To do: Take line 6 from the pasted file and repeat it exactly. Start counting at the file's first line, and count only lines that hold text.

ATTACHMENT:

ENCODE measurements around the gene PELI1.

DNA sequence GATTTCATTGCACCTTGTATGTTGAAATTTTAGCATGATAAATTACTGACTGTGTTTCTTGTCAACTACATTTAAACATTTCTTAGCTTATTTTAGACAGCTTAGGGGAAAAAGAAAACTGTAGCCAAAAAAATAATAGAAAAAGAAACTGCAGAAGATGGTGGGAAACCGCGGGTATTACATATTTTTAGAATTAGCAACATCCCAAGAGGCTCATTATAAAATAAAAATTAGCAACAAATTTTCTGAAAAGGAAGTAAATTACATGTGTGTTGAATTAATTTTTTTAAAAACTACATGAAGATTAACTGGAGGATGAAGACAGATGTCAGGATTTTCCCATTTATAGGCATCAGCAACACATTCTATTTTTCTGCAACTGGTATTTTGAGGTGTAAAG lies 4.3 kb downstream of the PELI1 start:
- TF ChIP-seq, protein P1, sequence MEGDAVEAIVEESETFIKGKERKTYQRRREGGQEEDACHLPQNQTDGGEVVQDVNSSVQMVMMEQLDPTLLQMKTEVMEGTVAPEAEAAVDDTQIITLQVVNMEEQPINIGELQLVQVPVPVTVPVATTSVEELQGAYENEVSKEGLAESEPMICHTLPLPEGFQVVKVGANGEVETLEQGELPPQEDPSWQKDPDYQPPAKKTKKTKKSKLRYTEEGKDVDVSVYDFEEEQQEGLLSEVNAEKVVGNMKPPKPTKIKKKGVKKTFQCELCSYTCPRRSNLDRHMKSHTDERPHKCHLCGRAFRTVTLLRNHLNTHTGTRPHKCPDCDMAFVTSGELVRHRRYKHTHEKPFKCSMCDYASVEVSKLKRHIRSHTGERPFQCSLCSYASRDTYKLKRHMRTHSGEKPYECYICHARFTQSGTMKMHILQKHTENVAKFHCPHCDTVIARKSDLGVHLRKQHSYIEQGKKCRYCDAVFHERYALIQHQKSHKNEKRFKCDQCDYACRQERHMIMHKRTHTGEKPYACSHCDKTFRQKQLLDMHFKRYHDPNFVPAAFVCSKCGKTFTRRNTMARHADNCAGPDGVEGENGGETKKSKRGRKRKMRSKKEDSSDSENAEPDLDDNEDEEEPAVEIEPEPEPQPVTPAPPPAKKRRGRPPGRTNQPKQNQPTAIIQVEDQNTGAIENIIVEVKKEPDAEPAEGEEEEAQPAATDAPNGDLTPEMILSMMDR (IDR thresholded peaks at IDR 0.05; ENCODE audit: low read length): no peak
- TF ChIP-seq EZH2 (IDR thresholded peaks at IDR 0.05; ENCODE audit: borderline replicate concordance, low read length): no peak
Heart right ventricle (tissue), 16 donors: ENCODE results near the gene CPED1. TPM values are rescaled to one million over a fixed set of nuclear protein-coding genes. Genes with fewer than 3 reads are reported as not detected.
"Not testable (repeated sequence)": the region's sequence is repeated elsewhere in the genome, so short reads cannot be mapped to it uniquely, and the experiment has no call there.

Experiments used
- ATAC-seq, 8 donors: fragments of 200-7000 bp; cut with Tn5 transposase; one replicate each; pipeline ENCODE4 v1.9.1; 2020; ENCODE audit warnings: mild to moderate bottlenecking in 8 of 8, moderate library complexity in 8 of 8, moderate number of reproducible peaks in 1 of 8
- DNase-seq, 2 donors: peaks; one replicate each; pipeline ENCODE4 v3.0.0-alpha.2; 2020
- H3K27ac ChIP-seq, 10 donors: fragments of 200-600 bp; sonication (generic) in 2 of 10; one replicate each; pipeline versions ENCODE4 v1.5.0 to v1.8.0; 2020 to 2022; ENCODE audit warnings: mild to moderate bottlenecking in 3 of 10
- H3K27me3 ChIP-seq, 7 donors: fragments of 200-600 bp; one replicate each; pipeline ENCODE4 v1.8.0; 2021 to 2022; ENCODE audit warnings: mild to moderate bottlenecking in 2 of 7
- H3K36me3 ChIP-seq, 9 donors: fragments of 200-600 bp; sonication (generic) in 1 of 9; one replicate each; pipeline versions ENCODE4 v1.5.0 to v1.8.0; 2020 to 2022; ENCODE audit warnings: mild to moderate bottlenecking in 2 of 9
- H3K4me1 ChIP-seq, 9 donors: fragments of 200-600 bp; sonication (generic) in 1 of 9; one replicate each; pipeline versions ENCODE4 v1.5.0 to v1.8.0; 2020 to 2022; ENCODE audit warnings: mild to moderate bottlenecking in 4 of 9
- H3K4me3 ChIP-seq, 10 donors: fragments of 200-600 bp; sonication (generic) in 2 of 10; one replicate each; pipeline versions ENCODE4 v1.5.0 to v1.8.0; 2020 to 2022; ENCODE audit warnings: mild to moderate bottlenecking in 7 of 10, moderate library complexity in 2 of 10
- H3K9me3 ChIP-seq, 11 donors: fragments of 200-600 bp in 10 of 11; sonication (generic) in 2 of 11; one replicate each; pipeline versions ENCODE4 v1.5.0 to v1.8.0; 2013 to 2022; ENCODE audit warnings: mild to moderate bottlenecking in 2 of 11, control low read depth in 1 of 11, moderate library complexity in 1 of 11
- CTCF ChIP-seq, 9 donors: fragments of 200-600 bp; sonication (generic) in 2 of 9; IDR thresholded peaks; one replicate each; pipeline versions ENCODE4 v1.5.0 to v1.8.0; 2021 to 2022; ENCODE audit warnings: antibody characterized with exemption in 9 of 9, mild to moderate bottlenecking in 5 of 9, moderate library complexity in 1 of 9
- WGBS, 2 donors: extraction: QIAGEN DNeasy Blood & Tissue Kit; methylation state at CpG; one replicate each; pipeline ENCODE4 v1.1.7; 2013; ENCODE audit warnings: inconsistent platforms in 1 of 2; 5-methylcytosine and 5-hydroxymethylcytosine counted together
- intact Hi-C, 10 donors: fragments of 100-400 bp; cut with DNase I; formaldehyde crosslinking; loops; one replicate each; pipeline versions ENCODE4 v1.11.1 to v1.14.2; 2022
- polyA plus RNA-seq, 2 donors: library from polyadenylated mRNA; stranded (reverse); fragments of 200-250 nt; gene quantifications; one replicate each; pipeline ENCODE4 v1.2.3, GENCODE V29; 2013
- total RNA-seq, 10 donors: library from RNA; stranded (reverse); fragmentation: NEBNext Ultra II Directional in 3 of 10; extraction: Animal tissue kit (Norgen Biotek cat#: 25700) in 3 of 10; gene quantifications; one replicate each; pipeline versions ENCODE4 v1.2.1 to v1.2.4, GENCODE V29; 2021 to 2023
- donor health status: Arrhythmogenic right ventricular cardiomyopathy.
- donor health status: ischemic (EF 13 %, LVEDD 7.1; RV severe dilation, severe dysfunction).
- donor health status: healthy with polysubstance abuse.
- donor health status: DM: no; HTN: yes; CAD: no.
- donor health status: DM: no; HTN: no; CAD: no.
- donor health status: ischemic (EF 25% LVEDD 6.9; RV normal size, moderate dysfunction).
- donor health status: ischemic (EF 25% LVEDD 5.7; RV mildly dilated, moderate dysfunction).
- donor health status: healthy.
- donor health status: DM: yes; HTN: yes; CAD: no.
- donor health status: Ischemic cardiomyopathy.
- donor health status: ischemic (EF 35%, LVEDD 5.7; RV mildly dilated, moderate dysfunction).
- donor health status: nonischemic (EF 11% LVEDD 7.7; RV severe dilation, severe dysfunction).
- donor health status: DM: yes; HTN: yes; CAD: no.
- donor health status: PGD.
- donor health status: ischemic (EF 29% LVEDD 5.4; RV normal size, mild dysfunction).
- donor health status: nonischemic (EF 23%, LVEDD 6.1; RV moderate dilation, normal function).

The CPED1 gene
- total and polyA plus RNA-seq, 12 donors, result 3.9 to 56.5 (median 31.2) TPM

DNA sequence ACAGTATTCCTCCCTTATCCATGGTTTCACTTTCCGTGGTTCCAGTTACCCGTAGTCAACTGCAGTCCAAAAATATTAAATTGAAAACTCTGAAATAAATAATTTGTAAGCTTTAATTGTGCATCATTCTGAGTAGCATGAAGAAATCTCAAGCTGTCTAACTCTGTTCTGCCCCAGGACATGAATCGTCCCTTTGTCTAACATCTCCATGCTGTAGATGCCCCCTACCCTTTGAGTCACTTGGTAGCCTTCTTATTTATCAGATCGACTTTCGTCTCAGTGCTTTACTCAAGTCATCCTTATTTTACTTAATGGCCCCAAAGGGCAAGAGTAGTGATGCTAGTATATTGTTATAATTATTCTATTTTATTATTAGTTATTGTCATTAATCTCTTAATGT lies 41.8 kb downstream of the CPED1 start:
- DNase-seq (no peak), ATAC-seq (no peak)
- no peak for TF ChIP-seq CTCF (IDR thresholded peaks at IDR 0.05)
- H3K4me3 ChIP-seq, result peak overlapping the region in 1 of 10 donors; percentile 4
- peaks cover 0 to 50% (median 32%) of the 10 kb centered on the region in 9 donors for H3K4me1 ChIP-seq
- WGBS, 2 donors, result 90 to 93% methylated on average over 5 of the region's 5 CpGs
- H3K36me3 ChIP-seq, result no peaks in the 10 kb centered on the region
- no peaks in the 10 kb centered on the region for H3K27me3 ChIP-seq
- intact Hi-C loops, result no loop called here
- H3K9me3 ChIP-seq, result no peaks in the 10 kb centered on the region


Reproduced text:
"Not testable (repeated sequence)": the region's sequence is repeated elsewhere in the genome, so short reads cannot be mapped to it uniquely, and the experiment has no call there.